Do not spam people: There is an obvious line between sharing your work and ramming it down people's throats. Do not send waves of tweets, comments or links to people on a whim. Think about your approach, try to contribute to a conversation which you think might lead to an opportunity to share your website, blog or video. Do not just say "Hi, I think you might be really interested in my film [LINK]" without first having some form of natural dialogue with said person. This will give you a better chance of actually getting the person to engage positively with what you are sending them.
Use as many tools as possible to be successful: Use as many resources as you can to gain exposure. It's important to think about promoting your film online by other means, for example; through your own website or blog, or contributing to online forums. The more active you are online, the bigger the potential is for people to see your work.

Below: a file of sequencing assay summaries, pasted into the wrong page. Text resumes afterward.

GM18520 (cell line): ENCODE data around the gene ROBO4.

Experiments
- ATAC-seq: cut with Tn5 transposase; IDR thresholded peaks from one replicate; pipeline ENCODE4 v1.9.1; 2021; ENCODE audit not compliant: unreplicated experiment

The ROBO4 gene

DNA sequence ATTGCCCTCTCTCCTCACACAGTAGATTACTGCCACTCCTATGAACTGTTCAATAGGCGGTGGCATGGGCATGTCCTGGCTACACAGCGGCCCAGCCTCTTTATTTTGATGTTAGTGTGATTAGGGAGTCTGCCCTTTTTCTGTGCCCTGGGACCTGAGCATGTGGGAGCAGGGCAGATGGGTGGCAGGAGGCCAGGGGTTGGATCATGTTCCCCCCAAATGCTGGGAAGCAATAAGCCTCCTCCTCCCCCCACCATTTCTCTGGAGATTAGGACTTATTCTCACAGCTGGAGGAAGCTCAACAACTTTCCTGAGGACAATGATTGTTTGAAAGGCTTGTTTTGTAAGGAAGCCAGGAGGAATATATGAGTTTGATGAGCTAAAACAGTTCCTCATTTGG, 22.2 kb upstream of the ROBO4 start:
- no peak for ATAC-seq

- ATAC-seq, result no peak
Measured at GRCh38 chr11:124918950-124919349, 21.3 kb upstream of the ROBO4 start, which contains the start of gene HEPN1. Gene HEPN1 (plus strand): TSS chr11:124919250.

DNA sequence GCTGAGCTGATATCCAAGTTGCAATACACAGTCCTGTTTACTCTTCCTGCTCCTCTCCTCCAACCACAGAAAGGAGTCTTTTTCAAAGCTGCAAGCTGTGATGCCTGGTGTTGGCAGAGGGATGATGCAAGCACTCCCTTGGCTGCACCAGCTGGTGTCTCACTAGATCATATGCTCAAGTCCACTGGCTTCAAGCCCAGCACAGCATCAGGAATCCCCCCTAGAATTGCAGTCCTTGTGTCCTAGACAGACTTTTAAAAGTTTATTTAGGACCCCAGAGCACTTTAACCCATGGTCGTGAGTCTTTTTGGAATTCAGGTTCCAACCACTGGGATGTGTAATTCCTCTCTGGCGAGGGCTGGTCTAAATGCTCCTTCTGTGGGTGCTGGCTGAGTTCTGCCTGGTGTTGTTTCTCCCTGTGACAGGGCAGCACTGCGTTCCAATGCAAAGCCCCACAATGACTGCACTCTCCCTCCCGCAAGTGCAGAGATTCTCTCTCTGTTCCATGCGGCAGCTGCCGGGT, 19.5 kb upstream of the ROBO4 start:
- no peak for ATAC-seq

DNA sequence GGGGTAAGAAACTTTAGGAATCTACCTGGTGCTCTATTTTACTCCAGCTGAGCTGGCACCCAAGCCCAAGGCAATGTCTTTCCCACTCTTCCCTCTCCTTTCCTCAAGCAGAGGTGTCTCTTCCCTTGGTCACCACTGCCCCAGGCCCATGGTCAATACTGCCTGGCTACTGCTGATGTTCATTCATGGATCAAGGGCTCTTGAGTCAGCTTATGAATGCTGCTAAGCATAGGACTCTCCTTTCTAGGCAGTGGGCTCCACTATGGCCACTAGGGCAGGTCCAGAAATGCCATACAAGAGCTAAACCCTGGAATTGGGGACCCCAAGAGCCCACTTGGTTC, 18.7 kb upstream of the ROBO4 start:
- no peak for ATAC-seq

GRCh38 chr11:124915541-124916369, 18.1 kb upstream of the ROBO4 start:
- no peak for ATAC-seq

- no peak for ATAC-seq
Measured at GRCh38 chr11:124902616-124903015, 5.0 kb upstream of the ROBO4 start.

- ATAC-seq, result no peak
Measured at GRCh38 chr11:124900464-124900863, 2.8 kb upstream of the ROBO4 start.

There are a whole raft of different social media platforms you can use to promote your film online. Therefore we are going to split this into three parts, looking at key rules to follow when using the following platforms:
Social networking services like Twitter and Facebook
Video-sharing websites like YouTube and Vimeo
Photo-sharing websites like Pinterest and Flickr
Part 1: Social networking services
“Social networking services” are primarily focused on facilitating the building of social relationships among people who share interests or real-life connections. Examples of prominent social networking services are Twitter, Facebook, LinkedIn and Google+.
Each platform differs slightly from one another, but there are common rules that should be followed in order to try and gain a following on these sites, with a focus on Facebook and Twitter.